Each Local Authority in the country has a Trading Standards service and they are the guardians of an impressive list [Link disabled because of possible malware on that website] of regulations, orders and rules including the Consumer Protection from Unfair Trading Regulations 2008 and, of course, the Cancer Act 1939.
I have never requested any information under the FOIA about Trading Standards, but it’s easy to see that some information could be very useful in finding out, say, information on complaints and understanding how they work and deal with complaints.
A very useful tool for all Local Authority residents and others.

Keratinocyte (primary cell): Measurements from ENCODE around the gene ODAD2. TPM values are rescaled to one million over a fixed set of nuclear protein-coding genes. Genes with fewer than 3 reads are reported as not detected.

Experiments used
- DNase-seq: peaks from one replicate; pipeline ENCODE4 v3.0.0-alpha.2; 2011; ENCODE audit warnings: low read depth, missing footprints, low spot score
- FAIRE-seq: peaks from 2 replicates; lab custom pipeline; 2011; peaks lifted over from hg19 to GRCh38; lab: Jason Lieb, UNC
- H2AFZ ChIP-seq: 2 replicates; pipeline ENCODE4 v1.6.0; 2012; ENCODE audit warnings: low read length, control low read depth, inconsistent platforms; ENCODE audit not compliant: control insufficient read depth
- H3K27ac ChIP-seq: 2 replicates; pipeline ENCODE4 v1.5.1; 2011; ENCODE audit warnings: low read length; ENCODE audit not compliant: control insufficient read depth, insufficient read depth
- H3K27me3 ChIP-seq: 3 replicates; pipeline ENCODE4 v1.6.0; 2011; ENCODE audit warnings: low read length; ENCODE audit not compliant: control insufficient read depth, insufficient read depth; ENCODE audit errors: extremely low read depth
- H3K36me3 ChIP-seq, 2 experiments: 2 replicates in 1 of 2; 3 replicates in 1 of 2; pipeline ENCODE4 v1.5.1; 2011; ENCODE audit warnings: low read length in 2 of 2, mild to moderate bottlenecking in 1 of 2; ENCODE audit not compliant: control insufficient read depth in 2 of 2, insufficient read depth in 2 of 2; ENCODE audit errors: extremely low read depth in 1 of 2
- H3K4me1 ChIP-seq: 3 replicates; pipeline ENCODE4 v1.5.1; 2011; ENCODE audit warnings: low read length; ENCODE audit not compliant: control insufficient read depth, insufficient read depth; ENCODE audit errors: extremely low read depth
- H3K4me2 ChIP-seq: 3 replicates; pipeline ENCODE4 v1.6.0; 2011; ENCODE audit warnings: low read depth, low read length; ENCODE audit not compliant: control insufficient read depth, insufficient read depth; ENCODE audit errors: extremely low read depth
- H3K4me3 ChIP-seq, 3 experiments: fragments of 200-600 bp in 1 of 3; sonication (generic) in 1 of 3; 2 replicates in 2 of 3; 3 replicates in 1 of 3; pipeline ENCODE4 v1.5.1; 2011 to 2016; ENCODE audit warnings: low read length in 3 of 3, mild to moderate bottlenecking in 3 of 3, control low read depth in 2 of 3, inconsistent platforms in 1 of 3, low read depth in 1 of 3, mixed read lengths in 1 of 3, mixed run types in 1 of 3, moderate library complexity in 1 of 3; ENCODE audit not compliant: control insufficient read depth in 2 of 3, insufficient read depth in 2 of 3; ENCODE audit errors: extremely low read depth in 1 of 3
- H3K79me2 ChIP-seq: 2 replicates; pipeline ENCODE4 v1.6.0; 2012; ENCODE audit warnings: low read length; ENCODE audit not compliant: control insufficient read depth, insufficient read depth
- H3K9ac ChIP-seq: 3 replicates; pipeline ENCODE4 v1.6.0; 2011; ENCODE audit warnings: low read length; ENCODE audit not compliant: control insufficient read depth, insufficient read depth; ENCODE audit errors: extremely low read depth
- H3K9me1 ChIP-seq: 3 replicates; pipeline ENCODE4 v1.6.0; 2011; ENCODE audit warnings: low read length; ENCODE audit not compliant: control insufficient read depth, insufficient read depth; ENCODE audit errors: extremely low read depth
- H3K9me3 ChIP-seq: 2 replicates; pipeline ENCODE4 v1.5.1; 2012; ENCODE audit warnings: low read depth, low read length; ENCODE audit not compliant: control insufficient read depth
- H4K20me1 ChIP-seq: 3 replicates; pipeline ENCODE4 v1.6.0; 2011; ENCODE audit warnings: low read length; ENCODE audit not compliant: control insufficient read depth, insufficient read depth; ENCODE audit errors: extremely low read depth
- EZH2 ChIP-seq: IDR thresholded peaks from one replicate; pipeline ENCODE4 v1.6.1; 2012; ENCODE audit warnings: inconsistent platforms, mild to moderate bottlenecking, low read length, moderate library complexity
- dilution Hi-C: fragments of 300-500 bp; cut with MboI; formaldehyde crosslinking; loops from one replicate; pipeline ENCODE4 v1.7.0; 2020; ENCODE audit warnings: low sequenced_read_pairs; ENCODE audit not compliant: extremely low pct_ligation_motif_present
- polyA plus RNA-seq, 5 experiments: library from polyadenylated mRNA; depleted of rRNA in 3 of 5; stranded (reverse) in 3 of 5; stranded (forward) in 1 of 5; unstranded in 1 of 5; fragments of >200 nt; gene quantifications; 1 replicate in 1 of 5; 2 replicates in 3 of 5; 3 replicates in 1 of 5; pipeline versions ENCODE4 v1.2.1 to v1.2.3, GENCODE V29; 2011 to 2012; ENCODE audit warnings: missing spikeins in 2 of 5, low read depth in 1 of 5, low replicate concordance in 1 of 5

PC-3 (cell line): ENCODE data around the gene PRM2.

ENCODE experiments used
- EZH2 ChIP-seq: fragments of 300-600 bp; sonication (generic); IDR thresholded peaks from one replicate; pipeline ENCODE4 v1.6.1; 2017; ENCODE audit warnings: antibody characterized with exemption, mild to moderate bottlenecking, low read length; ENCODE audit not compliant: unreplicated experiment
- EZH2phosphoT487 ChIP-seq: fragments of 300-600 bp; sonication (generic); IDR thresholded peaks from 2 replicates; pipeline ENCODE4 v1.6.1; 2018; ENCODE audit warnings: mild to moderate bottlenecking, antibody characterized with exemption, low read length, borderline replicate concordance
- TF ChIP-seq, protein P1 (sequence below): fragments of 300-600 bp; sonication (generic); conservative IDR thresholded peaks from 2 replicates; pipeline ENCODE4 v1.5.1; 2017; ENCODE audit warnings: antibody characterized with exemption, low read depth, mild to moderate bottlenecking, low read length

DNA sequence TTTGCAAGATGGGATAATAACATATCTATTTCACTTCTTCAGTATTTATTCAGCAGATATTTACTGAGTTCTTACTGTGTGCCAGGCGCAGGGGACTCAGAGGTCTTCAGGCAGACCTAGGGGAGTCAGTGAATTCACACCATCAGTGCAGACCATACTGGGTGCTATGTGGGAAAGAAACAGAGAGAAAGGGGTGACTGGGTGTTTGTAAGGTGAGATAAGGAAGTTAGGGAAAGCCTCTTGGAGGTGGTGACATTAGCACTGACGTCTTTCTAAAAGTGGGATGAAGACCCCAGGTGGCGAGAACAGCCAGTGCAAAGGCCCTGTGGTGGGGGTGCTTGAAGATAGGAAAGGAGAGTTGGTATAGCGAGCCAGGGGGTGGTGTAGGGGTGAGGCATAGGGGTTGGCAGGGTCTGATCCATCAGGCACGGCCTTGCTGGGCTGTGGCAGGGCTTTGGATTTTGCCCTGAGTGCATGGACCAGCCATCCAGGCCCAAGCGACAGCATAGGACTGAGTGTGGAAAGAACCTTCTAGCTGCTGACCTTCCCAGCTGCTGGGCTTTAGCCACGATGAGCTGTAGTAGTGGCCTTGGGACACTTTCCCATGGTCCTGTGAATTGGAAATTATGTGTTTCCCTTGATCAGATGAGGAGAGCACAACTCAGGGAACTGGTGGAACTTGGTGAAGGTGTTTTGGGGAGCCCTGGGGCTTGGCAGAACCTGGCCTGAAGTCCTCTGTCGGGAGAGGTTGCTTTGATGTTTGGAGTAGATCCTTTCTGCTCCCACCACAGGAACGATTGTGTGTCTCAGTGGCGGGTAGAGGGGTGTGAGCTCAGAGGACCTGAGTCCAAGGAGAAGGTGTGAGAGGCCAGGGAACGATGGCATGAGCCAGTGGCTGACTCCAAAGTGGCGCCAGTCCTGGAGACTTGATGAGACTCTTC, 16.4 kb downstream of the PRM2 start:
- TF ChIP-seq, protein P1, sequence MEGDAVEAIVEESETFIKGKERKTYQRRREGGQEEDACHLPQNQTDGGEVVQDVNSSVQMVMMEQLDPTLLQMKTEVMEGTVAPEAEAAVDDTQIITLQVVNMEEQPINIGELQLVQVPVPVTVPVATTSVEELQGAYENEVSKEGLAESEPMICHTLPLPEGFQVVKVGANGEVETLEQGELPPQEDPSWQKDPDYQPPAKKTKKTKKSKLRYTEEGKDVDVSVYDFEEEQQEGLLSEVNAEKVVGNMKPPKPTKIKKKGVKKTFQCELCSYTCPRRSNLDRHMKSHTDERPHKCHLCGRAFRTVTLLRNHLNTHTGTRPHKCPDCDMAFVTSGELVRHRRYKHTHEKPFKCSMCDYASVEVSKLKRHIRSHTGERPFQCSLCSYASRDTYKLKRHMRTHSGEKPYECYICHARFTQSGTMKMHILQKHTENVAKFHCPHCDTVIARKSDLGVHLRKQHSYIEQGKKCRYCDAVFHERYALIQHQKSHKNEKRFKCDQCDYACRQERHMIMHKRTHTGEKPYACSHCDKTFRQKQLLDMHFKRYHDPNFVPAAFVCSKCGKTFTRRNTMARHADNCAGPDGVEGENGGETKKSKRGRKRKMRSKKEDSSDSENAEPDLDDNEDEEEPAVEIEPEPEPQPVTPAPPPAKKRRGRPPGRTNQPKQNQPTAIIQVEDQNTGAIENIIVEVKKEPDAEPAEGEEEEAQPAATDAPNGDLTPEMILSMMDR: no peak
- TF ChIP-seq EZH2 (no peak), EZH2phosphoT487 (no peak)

But maybe not in North Tyneside.
In his Guardian article, Homeopaths offer to rebrand products as ‘confectionery’, Martin Robbins tells the story that, faced with being unable to sell their products as homeopathic medicines because they were unlicensed, a manufacturer offered to re-brand them as sweets. The irony of that won’t be lost on many, but what else has been going on?
…sceptics [are] posing as genuine members of the public…
Thanks to his FOIA request, we now know that the medicines regulator, the MHRA, told homeopathy manufacturers Helios and Ainsworths to discontinue the sale and supply of a number of their kits of homeopathic products because they contained homeopathic products that were not registered (under the HR scheme) or authorised (under the NR scheme) and because the names of the kits were not as had been registered with the MHRA.
McCarthy-style reporting, encouraged by the self-appointed detractors of homoeopathy…has protracted this decline [in the homeopathy industry]